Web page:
26 November 2020 by Prof Anita Michel and Dr Jennie Hewlett
Professor Anita Michel and Dr Jennie Hewlett, University of Pretoria (UP) researchers in the Faculty of Veterinary Science, have announced the start of vaccine trials for tuberculosis (TB) in African buffalo.
Bovine tuberculosis is an extremely slow but steadily progressing disease that poses a serious health threat to cattle, wildlife and people, especially in developing countries. Without active surveillance, bovine TB typically goes unnoticed for years until it has escalated to a point where one or more animals present with severe disease. At this stage, the spread of TB within and between animal populations is virtually unstoppable, and culling infected animals becomes the only solution. This is unfeasible in wildlife populations.
“The urgent need for alternative control strategies, which are able to reduce and ideally cease disease spread, sparked plans for an important TB vaccination trial among African buffalo,” says Dr Hewlett, who is a lecturer in the Department of Paraclinical Sciences.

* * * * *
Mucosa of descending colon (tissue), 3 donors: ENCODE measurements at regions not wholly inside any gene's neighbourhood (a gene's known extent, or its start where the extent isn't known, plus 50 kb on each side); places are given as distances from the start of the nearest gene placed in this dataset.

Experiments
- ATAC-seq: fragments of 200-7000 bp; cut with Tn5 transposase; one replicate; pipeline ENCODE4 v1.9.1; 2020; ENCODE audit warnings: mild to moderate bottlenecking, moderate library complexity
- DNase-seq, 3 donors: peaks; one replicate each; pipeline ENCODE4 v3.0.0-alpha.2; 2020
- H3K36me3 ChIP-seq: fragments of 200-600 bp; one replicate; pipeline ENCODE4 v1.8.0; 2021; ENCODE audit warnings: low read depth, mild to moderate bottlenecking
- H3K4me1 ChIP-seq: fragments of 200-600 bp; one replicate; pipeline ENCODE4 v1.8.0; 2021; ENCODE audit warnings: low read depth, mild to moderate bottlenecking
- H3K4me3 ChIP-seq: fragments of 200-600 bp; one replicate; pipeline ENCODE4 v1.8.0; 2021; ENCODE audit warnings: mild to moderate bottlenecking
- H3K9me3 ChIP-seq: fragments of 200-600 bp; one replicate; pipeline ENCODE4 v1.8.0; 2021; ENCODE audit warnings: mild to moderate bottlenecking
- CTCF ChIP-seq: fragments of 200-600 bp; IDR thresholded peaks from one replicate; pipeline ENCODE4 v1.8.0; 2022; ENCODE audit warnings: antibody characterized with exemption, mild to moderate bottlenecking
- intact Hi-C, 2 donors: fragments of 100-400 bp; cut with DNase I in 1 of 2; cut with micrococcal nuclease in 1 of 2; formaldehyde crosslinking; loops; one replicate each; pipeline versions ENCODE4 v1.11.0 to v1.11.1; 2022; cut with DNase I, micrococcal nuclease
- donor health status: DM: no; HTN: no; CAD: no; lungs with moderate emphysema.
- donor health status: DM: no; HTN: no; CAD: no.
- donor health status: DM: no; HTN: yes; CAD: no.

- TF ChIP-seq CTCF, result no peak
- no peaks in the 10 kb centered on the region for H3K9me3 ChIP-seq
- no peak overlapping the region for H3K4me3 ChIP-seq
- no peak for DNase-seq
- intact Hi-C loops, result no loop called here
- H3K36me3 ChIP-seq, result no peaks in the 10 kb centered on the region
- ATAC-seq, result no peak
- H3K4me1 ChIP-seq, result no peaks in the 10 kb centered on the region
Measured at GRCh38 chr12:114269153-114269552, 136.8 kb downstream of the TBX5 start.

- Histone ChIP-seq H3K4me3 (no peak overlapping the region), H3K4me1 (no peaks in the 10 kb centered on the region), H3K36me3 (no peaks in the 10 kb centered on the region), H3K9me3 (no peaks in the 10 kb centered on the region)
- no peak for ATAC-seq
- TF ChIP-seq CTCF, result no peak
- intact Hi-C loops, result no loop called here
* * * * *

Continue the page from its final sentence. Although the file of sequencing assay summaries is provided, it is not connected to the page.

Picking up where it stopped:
“The protective effects of two different anti-TB vaccines will be systematically studied in buffalo under controlled conditions for nine to 12 months in the state veterinary quarantine bomas at Skukuza,” explains Prof Michel of the Department of Veterinary Tropical Diseases.
Prof Michel and Dr Hewlett have received overwhelming support from a team of local wildlife, veterinary and state veterinary professionals who ensured a safe and efficient operation, from capture and testing to translocating the buffalo.
“For the study, Phinda Private Game Reserve and the Manyoni Private Game Reserve in KwaZulu-Natal donated 26 buffalo,” says Prof Michel. “The level of stakeholder involvement is indicative of the disease challenge at hand.”
“It is crucial to remember that bovine TB is a zoonotic disease, and can be spread from animals to humans,” adds Dr Hewlett. “According to the World Health Organisation’s Global Tuberculosis Programme, 147 000 new cases of zoonotic tuberculosis occurred in 2016 worldwide, with some 12 500 people dying of the disease. In South Africa, the burden of zoonotic TB is not known because the required diagnostic methods are not applied in medical TB laboratories. It will be impossible to successfully eradicate TB among humans without tackling zoonotic TB.”